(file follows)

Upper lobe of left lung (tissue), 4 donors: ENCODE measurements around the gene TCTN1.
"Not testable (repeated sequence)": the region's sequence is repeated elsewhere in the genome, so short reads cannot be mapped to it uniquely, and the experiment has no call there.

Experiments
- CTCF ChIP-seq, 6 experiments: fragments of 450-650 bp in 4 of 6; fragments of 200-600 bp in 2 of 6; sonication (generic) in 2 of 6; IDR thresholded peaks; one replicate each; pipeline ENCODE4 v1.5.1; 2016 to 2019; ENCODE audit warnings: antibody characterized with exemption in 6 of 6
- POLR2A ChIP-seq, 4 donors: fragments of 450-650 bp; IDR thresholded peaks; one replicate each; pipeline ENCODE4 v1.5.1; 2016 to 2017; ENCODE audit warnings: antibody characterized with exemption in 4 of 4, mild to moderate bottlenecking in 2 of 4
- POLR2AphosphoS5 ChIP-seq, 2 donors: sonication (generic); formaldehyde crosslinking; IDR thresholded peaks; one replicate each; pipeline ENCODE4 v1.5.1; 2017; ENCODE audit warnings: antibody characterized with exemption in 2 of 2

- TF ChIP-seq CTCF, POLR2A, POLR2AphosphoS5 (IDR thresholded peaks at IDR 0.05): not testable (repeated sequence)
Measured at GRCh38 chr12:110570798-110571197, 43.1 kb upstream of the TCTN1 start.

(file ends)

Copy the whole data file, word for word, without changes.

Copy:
Upper lobe of left lung (tissue), 4 donors: ENCODE measurements around the gene TCTN1.
"Not testable (repeated sequence)": the region's sequence is repeated elsewhere in the genome, so short reads cannot be mapped to it uniquely, and the experiment has no call there.

Experiments
- CTCF ChIP-seq, 6 experiments: fragments of 450-650 bp in 4 of 6; fragments of 200-600 bp in 2 of 6; sonication (generic) in 2 of 6; IDR thresholded peaks; one replicate each; pipeline ENCODE4 v1.5.1; 2016 to 2019; ENCODE audit warnings: antibody characterized with exemption in 6 of 6
- POLR2A ChIP-seq, 4 donors: fragments of 450-650 bp; IDR thresholded peaks; one replicate each; pipeline ENCODE4 v1.5.1; 2016 to 2017; ENCODE audit warnings: antibody characterized with exemption in 4 of 4, mild to moderate bottlenecking in 2 of 4
- POLR2AphosphoS5 ChIP-seq, 2 donors: sonication (generic); formaldehyde crosslinking; IDR thresholded peaks; one replicate each; pipeline ENCODE4 v1.5.1; 2017; ENCODE audit warnings: antibody characterized with exemption in 2 of 2

- TF ChIP-seq CTCF, POLR2A, POLR2AphosphoS5 (IDR thresholded peaks at IDR 0.05): not testable (repeated sequence)
Measured at GRCh38 chr12:110570798-110571197, 43.1 kb upstream of the TCTN1 start.